5. fire

    fire Auror

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    I still have no idea how it got an anime tbh. Episode 1 will be a glorious grimdark orgy that's for sure.
     
  6. KHAAAAAAAN!!

    KHAAAAAAAN!! Troll in the Dungeon Prestige DLP Supporter

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    Aye I got through the first two or three arcs of the manga and then promptly dropped it after seeing that the unchanging main selling point of each was "badass kills goblins in truly gruesome detail, occasionally rescuing helpless naked damsels people as a side effect." Maybe the LN was better I dunno.
     
  7. CareOtters

    CareOtters Chief Warlock DLP Supporter

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    Mark Lawrence's Grey Sister just dropped a few days ago, the sequel to Red Sister.

    Some of it is excellent and new, despite the somewhat stale setting of vaguely mystic combat school. At first it appears to be a fantasy novel, but as things go on it's revealed that the (square) moon is actually a satellite reflecting the sun to warm a band around the equator - the setting is a frozen ice ball with only this relatively narrow strip of habitable territory in the middle. We didn't see a huge amount yet, but the geography alone promises potential conflict in the future.

    The protagonist fits into the delightfully murderous child category which seems to have been getting popular recently. It's done fairly tastefully here, and only as a tool of necessity rather than the excessive wannabe grimdark of Lawrence's Prince of Thorns series.

    Will check back after reading, but the first is definitely worth a look.
     
  8. KHAAAAAAAN!!

    KHAAAAAAAN!! Troll in the Dungeon Prestige DLP Supporter

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    This is roughly third in my backlog. I'm excited though. I enjoyed Red Sister far more than Fools/Thorns.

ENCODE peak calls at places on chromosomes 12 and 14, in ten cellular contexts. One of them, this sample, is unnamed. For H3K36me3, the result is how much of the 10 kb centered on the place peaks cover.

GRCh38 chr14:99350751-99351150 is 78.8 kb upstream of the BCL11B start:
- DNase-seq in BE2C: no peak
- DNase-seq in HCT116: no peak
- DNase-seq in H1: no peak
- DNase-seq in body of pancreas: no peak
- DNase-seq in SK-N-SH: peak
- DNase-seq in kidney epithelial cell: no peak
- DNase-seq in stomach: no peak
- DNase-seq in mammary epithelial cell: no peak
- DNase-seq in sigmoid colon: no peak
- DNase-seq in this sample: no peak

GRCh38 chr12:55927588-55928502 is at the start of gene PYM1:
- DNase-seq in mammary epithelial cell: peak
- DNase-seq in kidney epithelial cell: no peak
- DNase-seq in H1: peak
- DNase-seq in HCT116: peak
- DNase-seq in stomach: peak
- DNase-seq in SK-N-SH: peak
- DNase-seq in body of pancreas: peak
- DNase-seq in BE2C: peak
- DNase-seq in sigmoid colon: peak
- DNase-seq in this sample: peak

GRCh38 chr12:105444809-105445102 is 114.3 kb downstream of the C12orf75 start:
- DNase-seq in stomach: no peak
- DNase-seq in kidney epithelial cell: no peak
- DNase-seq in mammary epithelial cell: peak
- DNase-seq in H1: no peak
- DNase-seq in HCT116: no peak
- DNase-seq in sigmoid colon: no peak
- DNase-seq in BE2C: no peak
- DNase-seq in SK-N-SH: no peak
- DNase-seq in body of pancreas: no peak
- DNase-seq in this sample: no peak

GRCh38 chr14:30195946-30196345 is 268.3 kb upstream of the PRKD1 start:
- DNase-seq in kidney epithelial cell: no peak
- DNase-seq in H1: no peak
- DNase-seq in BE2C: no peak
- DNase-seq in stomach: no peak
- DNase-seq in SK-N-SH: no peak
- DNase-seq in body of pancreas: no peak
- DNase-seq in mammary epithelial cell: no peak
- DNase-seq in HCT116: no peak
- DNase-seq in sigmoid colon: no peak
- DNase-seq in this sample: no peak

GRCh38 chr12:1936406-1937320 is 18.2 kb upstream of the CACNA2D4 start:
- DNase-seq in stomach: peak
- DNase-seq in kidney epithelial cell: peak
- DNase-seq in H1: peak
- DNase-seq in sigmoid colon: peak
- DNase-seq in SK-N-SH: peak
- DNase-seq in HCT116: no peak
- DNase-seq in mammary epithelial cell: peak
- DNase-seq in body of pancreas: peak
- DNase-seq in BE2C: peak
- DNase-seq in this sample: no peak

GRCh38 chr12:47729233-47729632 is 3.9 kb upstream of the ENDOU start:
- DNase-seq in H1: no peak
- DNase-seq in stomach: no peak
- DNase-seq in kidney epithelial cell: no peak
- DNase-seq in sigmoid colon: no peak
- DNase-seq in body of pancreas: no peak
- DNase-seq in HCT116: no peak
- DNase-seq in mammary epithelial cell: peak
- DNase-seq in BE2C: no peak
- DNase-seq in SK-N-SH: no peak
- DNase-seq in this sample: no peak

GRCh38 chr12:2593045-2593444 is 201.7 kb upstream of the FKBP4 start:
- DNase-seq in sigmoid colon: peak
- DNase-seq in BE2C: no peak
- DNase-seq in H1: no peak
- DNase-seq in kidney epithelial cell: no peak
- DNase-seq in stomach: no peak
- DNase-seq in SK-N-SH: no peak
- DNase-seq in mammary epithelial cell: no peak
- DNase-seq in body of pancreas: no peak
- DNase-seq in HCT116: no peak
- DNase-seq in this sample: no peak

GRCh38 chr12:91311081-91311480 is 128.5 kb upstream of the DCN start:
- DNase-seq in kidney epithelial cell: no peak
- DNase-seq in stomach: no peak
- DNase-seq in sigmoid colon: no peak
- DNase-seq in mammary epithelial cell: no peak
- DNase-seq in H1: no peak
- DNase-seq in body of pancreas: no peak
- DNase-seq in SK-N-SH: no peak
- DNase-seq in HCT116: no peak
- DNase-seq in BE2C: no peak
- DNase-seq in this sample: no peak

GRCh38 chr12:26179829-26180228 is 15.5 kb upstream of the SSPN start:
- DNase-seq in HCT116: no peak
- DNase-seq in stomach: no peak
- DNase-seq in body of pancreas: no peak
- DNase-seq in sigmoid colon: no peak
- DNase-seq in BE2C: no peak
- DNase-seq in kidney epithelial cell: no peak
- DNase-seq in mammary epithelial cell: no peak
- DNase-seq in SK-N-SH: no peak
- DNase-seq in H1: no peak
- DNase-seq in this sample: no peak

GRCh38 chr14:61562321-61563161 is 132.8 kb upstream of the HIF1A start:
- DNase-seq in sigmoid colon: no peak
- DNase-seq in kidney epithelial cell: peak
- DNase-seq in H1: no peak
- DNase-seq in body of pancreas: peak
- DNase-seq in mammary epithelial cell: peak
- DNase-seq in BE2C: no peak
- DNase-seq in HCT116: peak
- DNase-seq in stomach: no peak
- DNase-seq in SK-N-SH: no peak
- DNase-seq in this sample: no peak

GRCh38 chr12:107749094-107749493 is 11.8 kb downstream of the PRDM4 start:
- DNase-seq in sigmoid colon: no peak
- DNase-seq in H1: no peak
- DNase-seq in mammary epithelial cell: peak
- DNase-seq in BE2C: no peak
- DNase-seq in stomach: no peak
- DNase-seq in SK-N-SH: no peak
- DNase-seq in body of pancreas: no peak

9. Erandil

    Erandil Headmaster

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    I really enjoyed Red Sister but found Grey Sister to be something of a let down that didn't match its predecessor, failing to really make use of the plotthreads and characters the first book introduced. It isn't a bad book, even if the whole "dystopia" approach is getting more than a little old in my opinion, and I would perhaps even go so far and say it is his best series yet but Grey Sister really reduced my expectations and hopes for the series. And I am really no fan of the central plotwist/character that dominated the early part of this book so heavily, in my opinion it really destroyed a lot of the tone/feeling that made the first one so special.
     
  10. CareOtters

    CareOtters Chief Warlock DLP Supporter

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    Now that I've finished reading Grey Sister, I have to agree.

    In a lot of ways it's emblematic of the traditional pitfalls of the second book in a trilogy. There are no bones to the story, just cartilage. Weaker connecting tissue and gristle.

    Keot was a wholly unnecessary annoyance. Many of the vivid characters explored in the previous book existed primarily off-screen. A series of unrelated events happened, one after the other, with no connection to the plot, and then in the last quarter of the book some plot snapped back into being.

    For the most part, the first two-thirds of the book accomplished absolutely nothing. I did really like the disguise test with the puzzlebox hidden in the tree. That was an excellent moment with a clever solution.

    I haven't been this disappointed by a sequel since the follow-up to Anthony Ryan's Blood Song.